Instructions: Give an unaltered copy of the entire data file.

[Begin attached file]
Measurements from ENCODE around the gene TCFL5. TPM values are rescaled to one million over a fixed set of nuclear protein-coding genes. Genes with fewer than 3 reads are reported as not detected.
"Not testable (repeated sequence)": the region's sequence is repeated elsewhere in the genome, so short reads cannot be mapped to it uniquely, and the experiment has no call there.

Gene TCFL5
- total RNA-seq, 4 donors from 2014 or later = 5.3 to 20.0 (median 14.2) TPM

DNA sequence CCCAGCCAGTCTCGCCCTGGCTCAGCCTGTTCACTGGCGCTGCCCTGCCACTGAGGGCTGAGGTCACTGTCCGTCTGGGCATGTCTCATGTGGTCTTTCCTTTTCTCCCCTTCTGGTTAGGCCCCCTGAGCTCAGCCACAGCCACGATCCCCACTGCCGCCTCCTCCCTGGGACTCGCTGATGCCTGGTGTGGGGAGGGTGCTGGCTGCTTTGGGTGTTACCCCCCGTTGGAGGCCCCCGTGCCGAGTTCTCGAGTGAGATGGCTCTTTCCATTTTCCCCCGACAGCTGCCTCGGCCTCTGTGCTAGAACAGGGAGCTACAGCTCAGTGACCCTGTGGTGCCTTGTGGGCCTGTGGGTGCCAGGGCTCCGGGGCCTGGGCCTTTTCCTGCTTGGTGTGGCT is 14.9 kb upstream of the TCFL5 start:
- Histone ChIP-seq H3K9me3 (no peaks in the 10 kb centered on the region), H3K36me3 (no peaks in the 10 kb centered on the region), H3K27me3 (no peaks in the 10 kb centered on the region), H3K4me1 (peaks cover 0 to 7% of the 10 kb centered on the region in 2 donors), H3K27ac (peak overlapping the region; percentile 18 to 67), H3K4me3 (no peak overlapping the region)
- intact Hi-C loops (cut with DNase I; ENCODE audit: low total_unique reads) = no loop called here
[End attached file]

Measurements from ENCODE around the gene TCFL5. TPM values are rescaled to one million over a fixed set of nuclear protein-coding genes. Genes with fewer than 3 reads are reported as not detected.
"Not testable (repeated sequence)": the region's sequence is repeated elsewhere in the genome, so short reads cannot be mapped to it uniquely, and the experiment has no call there.

Gene TCFL5
- total RNA-seq, 4 donors from 2014 or later = 5.3 to 20.0 (median 14.2) TPM

DNA sequence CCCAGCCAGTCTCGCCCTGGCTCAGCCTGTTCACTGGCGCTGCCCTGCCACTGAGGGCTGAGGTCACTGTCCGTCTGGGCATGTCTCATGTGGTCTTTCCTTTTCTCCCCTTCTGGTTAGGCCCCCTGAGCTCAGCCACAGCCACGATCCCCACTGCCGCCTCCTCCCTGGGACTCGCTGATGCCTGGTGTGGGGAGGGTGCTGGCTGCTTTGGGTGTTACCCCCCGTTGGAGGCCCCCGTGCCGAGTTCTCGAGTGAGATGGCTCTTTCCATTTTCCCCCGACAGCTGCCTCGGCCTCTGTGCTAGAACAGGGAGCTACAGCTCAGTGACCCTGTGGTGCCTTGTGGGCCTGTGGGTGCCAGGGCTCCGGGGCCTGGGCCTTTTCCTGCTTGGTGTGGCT is 14.9 kb upstream of the TCFL5 start:
- Histone ChIP-seq H3K9me3 (no peaks in the 10 kb centered on the region), H3K36me3 (no peaks in the 10 kb centered on the region), H3K27me3 (no peaks in the 10 kb centered on the region), H3K4me1 (peaks cover 0 to 7% of the 10 kb centered on the region in 2 donors), H3K27ac (peak overlapping the region; percentile 18 to 67), H3K4me3 (no peak overlapping the region)
- intact Hi-C loops (cut with DNase I; ENCODE audit: low total_unique reads) = no loop called here